The Decoding Step (Content Interpretation)

The main task of the decoder is to interpret the information received through the channel in order to be able to feed the Synthesizer with the correct parameters. Encoded sound objects must be interpreted and prepared for the next module requirements. A very common of such requirements is that the Synthesizer does not expect to receive synchronous Processing Data but rather asynchronous Controls. Because of this, and as already illustrated in Figure 5.6, the Decoder may output either Processing Data or Controls depending on the particular needs of the Synthesizer. In case of the Synthesizer needing Controls the conversion from Processing Data to Controls is performed by basically reading the incoming encoded objects and sequencing them as events when the associated time tags correspond to the current synthesis time. From here on we will assume that the Decoder will by default work this way, outputting Controls that are sequenced from Processing Data Sound Objects received through the channel.

The transmitted stream may have a varying degree of abstraction that will affect the way the receiver will respond. The stream may contain from signal related processing data with associated low-level descriptors to high-level processing data representing high-level classifying descriptors. The way the receiver has to process the input stream depends on how high or low-leveled the content description received is. Two main processes are involved in bringing the description into the optimal level: abstraction and inference. We will now detail their main characteristics.

If the decoder is input low-leveled descriptions, there are two options, depending on the application requirements. The low-level descriptors can be directly fed into the Synthesis engine or there can be an intermediate abstraction process. At first sight it may seem that the first approach is more sensible and obviously more economical. But it has a inherent problem that is difficult to solve: if the description is very low-level it also has to be exhaustive and this, in many situations, is not easy to accomplish or is not worth it in terms of channel bandwidth (we may end-up having a description that is a few times the original size). An example of a situation where a non-exhaustive low-leveled description is received would be an input like ``sound object, centroid=120Hz''. It is obvious that many sound objects comply with this low-level description, the decoder would be in charge of adjusting other necessary parameters.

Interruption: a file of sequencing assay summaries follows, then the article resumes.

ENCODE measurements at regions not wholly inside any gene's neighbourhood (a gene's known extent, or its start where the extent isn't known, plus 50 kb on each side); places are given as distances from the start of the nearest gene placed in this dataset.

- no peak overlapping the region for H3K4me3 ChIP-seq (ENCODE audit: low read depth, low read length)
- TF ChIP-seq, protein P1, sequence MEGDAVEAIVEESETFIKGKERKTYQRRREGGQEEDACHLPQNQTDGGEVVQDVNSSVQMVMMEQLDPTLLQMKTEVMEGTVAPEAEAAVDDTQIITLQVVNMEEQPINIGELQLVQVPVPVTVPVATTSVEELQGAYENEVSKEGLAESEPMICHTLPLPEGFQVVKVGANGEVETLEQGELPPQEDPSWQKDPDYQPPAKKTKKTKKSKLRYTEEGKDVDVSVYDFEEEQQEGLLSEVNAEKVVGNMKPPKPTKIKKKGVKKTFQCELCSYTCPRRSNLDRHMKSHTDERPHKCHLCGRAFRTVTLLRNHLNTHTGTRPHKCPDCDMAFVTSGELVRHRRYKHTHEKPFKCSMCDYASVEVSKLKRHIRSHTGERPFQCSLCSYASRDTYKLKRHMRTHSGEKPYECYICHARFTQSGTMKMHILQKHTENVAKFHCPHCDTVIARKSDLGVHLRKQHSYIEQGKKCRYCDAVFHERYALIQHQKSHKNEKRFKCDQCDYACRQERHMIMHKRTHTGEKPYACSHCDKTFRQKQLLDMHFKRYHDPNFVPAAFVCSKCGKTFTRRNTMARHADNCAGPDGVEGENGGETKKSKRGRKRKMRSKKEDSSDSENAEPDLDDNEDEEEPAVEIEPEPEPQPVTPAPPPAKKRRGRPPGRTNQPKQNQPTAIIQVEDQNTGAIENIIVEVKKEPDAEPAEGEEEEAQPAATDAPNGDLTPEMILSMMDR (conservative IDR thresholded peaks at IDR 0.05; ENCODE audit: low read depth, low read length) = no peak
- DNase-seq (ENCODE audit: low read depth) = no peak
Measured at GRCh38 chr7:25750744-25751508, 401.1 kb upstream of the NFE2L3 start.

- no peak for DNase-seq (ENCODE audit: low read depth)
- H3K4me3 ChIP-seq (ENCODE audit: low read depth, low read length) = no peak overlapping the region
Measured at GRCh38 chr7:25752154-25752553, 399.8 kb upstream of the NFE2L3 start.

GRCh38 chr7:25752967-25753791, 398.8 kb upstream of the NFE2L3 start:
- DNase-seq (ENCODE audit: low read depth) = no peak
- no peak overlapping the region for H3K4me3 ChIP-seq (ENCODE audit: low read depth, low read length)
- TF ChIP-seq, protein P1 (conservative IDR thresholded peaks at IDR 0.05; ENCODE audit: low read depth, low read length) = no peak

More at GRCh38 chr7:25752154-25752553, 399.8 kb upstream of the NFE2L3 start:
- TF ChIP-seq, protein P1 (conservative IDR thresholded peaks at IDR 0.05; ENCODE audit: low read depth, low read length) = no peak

For all those reasons it may be usually interesting to include the intermediate abstraction process. In this process the decoder has to use 'real world' knowledge in order to convert low-level information into mid-level information, more understandable from the synthesizer point of view. If the abstraction process is omitted and the synthesizer receives low-level information but this description is not exhaustive, those parameters not specified should be taken as default. Thus, paradoxically, the synthesizer is granted some degrees of freedom and the result may loose concretion.

Figure 5.11: Low-level input to the Decoder: the Abstraction process

On the other hand, if the input to the decoder consists only of high-level semantic information, an intermediate inference process is always needed in order to make the content description understandable by the synthesis engine. This process, contrary of the abstraction process earlier mentioned, might be better understood by using an example. Imagine the decoder's input is 'violin.note'. The synthesizer will be unable to interpret that content description because of its degree of abstraction. The decoder is therefore forced to lower the level of abstraction by suppressing degrees of freedom. The output of the decoder should be something like 'violin note, pitch: C4, loudness: mf'.

Both abstraction and inference are indeed one-to-many process, that is, the same input should yield a finite set of different outputs. The way the decoding process gets rid of the degrees of freedom should rely on user or application preferences as well as on random processes or context awareness. In the previous example, the decision on the note and loudness to be played could be based on knowledge on the author, the style, the user's likes, previous or future notes, harmony and a final random process to choose one of the best alternatives.

Figure 5.12: High-level input to the Decoder: the Inference process

In any case, the decoder must translate the input metadata into some sort of synthesis language that can be easily interpreted by the synthesizer. Therefore the key point of the language used for expressing synthesis parameters is that it must not only meet the requirements of the synthesizer's input but also the needs of the decoder's output. Note that this translation means in most cases a translation from Processing Data into asynchronous control events as most synthesis languages handle simple events, not complex synchronous data.